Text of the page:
There was a time when I really was not a fan of webcomics. I read an excessive amount of comics on a weekly basis – do I really need another list of things to make sure I remember to keep up with? Even if they’re free? Besides, I like being able to sit and read comics in my hands! What is with all this computer nonsense?
That being said, writing for a comic book website like this obviously ends up changing my thoughts on a number of different things as I am trained to be a bit more critical and intuitive about different elements of the medium. In turn this has led me to begin vigorously following quite a large number of web comics, while desperately wanting to catch up with others. The roads we travel, right?
So given that I just spent a week on vacation away from this website, I found myself spending a good deal of time catching up on web comics, let alone floppies, and it led me to ask myself – what are my favorites? Which has in turn led to the topic of this week’s Countdown after I (apologetically) missed last week’s (due to lack of ideas).
Follow the cut for some thoughts (and prepare in advance to chastise me for not mentioning your favorite webcomic, which I can already assume I’m going to do).
I love pulling out this sentence, but anyone who has read this site for any prolonged period of time will know I am a huge cat fan. It’s not a secret. Why try and hide it? Cats are awesome. And in today’s internet-based era, lolcats are the thing (and if you don’t believe me, check out this month’s issue of Wired).
With that in mind, it makes perfect sense that a few artistically savvy folk might create some humor from the tiny little balls of fluff. This brings us to our first of two ties in this article:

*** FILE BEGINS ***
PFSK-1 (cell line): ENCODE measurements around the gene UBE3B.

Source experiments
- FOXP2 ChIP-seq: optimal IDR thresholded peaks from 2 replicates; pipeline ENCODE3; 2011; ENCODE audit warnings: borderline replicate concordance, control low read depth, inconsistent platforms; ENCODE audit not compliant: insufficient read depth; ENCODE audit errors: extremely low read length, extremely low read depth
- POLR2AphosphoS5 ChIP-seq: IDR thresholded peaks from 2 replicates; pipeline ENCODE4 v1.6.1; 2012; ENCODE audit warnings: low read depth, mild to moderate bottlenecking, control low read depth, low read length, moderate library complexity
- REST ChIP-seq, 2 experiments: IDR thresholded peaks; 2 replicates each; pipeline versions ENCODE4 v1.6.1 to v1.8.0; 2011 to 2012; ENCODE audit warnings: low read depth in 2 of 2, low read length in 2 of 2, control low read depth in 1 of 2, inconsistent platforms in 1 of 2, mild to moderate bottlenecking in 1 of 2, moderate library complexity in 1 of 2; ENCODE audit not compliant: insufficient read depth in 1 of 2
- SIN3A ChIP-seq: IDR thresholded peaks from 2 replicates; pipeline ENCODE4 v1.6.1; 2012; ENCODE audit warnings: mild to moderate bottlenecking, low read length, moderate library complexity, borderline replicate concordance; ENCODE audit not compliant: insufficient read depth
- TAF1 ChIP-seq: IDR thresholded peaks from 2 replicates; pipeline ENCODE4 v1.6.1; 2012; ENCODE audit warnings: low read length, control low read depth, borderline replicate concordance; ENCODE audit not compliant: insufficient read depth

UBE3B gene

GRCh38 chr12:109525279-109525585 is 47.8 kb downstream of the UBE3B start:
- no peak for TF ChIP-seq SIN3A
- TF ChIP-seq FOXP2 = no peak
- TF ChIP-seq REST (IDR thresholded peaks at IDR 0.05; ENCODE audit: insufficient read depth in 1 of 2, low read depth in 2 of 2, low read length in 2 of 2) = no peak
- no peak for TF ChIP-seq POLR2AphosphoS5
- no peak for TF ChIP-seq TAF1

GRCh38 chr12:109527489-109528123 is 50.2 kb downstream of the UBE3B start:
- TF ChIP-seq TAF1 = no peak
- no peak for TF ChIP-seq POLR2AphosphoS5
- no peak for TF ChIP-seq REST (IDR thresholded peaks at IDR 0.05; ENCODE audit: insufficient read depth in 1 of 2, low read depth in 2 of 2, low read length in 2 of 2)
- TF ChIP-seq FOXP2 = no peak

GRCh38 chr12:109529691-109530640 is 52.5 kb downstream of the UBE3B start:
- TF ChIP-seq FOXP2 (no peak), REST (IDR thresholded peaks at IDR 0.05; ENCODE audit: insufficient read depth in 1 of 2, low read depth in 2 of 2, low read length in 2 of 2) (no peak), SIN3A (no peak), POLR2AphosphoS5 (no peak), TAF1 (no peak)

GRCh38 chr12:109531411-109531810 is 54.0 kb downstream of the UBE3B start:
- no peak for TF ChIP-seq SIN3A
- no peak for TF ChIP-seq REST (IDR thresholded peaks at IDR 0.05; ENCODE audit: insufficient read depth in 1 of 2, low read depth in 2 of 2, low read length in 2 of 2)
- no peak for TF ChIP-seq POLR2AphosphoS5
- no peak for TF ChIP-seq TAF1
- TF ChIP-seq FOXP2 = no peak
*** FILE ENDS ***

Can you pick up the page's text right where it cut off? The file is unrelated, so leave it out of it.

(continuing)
The first option for the #5 spot is Cat Vs. Human, a charming comic by a girl named Yasmine who – surprise, surprise – loves cats. Each entry in the comic offers up the viewpoint of a cat owner, dealing with both the hilarity and the horror that comes with living with these creatures.
What ultimately makes Cat Vs. Human so amazing is that it’s real. The above comic I picked? This has totally happened to me. I have some nice scars to prove it! And there is something to be said about the adorable renditions of kittens and their various forms of mayhem. Yes, I am saying this as the owner of two cats. Yes, I might me a tad bit biased to a degree.
Plus, every now and then Yasmine will bust out a comic of absolute cat-based insanity, and these gems are truly worth following.
Then there is Dr. Cat. This comic from Sarah is rather brand new, and stars a cat, who is also a doctor. Maybe it’s all those years watching Scrubs that causes this cat to appeal to me in a similar fashion to the various exploits of JD and the gang. Or it’s my love of cats. One of the two.
Gingerbread Girl is the story of Annah, a tease (her words, I promise) who is in search of her long lost sister – who is actually a homunculi taken from her brain, leaving Annah the inability to feel pain. We follow her as she she travels around Portland on a date with her gal pal Chili with shifting narrators, which most recently includes a bulldog and has also included a magician, a thug, and a pigeon.